Poll Shows Bi-Partisan Support for GE Labeling in Ohio

For Immediate Release: March 12, 2015

Contact: 
Amalie Lipstreu, Policy Program Coordinator, (614) 421-2022 Ext. 208, amalie@oeffa.org 
Lauren Ketcham, Communications Coordinator, (614) 421-2022 Ext. 203, lauren@oeffa.org

Columbus, Ohio– A poll of Ohio voters conducted this February illustrates overwhelming support for labeling food that contains genetically engineered (GE) ingredients.

“There can be no doubt that Ohio voters want the right to know what they eat and feed their families,” said Amalie Lipstreu, Policy Program Coordinator for the Ohio Ecological Food and Farm Association (OEFFA). “The results clearly show voters—regardless of political party—support GE labeling and disapprove of GE food.

OEFFA contracted with Public Policy Polling for an independent poll of 520 registered Ohio voters on February 4-5, 2015. Key findings include:

  • 87% of Ohio voters want GE foods labeled and 61% disapprove of GE food;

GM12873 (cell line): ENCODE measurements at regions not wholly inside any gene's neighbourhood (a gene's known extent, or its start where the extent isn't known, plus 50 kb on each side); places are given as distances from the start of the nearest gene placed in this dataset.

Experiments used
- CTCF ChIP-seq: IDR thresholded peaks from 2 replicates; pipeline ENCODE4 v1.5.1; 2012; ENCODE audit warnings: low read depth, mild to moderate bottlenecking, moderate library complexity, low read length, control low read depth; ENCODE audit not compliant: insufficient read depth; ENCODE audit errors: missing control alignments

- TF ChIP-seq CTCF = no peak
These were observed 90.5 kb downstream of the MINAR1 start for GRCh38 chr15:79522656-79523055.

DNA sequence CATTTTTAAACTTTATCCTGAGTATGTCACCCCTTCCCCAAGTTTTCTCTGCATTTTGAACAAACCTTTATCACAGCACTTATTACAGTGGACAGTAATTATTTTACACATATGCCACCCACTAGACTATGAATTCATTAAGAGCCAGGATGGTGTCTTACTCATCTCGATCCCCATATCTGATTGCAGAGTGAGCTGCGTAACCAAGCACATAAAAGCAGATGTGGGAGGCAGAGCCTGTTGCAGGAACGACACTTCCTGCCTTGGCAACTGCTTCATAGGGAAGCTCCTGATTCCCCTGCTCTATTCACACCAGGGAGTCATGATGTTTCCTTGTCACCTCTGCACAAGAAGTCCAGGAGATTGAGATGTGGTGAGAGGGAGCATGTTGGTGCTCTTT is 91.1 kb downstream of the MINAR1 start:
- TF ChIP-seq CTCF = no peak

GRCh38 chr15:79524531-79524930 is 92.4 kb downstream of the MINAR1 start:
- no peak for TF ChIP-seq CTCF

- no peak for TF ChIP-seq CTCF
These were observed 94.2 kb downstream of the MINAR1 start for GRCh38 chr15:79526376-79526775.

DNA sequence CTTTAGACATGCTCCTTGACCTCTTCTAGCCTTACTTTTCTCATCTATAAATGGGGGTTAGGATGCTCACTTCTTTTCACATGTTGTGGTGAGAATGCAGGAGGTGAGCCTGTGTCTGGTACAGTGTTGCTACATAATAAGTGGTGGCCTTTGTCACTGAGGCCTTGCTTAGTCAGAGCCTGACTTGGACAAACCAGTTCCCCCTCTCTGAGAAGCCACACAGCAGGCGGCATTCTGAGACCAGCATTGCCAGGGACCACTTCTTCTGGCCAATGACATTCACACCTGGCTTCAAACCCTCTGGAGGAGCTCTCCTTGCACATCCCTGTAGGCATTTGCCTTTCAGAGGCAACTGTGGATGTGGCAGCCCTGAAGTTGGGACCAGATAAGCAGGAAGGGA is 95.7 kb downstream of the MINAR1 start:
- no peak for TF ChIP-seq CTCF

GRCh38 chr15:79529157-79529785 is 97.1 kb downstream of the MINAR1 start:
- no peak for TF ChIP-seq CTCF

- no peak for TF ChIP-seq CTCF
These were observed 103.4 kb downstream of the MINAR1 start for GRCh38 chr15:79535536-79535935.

• 70% of women—the primary food purchaser in most households—disapprove of GE food and 92% of the women polled want those products labeled;
  • Support for GE labeling is a non-partisan issue: 89% of Republicans, 88% of Democrats, and 85% of Independents support GE labeling.
According to OEFFA member and clinical nurse Lynne Genter, “This poll clearly illustrates that Ohioans are knowledgeable about genetically engineered foods and want to know when foods contain GE ingredients. Ohioans have raised their concerns in a unified voice and our legislators should pass a GE labeling bill.”

Despite widespread use, consumers and non-GE farmers have expressed serious concerns about the technology, including drift of GE pollen contaminating other plants, the patenting of seed and ownership of nature, the increased use of synthetic chemicals that has led to herbicide resistant “superweeds,” and other potential environmental and human health impacts.

These concerns are often the subject of much debate, particularly given the lack of independent scientific review and oversight. “It’s clear from this survey that Ohioans want the right to choose,” said Lipstreu. “Just as consumers can choose whether to buy juice from concentrate, labeling foods produced with GE ingredients can provide them with information they are asking for in a clear and cost effective way.”

A two page issue brief and infographic summarizing the poll results can be found at http://policy.oeffa.org/gepoll.